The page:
Japan on Saturday relaxed a rule limiting the size of crowds at professional sports matches, movie theaters and other events, in yet another sign of a gradual return to social and economic activities at pre-coronavirus pandemic levels.
A professional baseball game between the DeNA BayStars and the Yomiuri Giants at Yokohama Stadium drew a total of 13,106 spectators, making it the first time the number of spectators in domestic sporting events has topped the 10,000 mark since the outbreak of the virus.
Both Nippon Professional Baseball and soccer's J-League held matches with over 10,000 spectators after the government lifted the 5,000-person cap on large events, allowing the sporting bodies to hold them with up to 50 percent capacity.
Reservations for domestic flights of All Nippon Airways for Saturday -- the first day of a four-day weekend -- totaled 87,000, the highest level since Feb. 28. The Japanese carrier said it has an average of 69,000 reservations a day for the four-day period.
Such developments came three days after the Tokyo metropolitan government lifted a request that restaurants, bars, karaoke parlors and other alcohol-providing businesses in the capital's 23 wards close operations at 10 p.m.
"It is important to balance the prevention of infection and the promotion of economic activities," economic revitalization minister Yasutoshi Nishimura said Saturday.
"Easing restrictions (on sports and cultural events) would represent a major step toward that goal," Nishimura, who is also in charge of the response to the coronavirus pandemic, told reporters during a visit to Oita Prefecture, western Japan.
Amid signs of a recent plateauing in nationwide coronavirus cases, the 50 percent attendance cap has been fully scrapped for small cinemas and theaters deemed to have low infection risk.
T Joy Co., which operates around 20 cinema complexes across Japan, and numerous mini theaters began allowing all seats at venues to be booked from first screenings on Saturday.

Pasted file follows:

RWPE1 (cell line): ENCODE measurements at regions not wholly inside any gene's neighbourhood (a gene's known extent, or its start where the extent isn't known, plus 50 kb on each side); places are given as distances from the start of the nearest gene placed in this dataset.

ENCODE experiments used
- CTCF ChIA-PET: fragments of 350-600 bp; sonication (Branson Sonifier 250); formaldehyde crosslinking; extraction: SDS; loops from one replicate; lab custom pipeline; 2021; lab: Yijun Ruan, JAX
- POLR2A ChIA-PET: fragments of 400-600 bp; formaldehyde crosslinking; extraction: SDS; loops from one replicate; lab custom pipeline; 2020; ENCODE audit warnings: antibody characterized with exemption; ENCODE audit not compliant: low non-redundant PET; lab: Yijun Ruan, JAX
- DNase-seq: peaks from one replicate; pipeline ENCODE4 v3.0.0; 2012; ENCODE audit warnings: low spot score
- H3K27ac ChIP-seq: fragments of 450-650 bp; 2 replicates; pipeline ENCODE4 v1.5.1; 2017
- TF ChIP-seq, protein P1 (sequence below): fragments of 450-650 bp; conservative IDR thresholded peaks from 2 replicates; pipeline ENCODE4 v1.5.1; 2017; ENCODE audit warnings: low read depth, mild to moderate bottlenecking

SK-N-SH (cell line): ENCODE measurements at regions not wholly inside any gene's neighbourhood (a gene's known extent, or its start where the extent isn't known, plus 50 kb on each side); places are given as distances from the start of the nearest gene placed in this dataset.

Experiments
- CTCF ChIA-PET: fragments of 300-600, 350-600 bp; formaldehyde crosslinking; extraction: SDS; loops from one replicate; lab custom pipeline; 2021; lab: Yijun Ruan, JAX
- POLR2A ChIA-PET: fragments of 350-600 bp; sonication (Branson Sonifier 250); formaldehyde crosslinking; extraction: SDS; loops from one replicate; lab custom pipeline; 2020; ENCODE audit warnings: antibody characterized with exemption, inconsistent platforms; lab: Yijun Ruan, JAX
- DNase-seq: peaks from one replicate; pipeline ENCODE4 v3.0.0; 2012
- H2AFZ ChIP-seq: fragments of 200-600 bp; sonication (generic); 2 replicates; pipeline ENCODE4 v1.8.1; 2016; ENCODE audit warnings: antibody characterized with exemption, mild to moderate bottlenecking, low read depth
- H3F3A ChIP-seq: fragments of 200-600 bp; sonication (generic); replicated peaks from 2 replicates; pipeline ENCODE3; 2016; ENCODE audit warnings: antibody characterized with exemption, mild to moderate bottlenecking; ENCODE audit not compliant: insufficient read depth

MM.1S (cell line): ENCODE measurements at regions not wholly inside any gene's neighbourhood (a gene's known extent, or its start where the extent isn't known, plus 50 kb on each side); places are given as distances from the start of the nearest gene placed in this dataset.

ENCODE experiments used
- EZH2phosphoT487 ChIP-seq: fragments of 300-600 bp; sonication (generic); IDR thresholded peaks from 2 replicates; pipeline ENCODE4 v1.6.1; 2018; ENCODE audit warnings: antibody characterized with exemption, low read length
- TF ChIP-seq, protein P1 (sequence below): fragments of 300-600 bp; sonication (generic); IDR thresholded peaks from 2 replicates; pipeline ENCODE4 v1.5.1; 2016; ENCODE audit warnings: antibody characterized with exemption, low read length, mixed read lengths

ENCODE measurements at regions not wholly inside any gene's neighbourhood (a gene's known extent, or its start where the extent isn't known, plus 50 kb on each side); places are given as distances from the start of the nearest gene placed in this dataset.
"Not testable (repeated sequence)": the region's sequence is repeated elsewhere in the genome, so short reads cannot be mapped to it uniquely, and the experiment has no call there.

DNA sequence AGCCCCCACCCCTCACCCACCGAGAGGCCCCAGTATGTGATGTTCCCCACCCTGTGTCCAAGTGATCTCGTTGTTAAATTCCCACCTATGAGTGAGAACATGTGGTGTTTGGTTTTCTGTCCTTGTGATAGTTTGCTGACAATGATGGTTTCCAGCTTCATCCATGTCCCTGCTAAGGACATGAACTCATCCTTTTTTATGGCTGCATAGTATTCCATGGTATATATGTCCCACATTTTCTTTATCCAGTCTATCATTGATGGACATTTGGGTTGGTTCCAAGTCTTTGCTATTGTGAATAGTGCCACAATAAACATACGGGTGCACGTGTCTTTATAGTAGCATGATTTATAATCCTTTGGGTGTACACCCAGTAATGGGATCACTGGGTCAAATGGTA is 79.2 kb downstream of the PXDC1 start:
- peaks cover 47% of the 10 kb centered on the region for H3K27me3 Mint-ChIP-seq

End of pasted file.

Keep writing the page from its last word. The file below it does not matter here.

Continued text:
But major movie theater chains Toho Cinemas and Aeon Cinema, as well as operators of live stage shows and concerts, have decided to keep the 50 percent restriction in place for the time being.
Among professional baseball teams, the BayStars raised the spectator cap to 16,000 at Yokohama Stadium, the Giants to 19,000 at Tokyo Dome and the Yakult Swallows to 14,500 at Jingu Stadium in Tokyo.
The government will decide whether to keep the attendance rule in place beyond November after reviewing the novel coronavirus and seasonal influenza infection trends, according to officials.
Speaking at a news conference Friday in Tokyo, Nishimura said that avoiding the 3Cs -- confined spaces, crowded places and close-contact settings -- was a prerequisite for relaxing restrictions.
"I want (business operators) to thoroughly enforce basic measures to prevent the spread of the virus," he said.
On Saturday, the Tokyo metropolitan government confirmed 218 new coronavirus cases, down from 220 the previous day. The capital's cumulative total now stands at 24,046, by far the highest among Japan's 47 prefectures.
Since mid-August, the number of new cases has been trending downward, with Tokyo confirming 77 daily infections on Sept. 7, the lowest in almost two months. It also compared to the 400 level logged in a peak period in early August.
The capital has downgraded its coronavirus alert to the second-highest of four levels, meaning "vigilance against a resurgence of the virus is needed."
Across Japan, the single-day tally on Friday exceeded 570, bringing the total number of infections to around 78,800, including about 700 from the Diamond Princess, a cruise ship that was quarantined in Yokohama in February. The death toll stood at 1,510.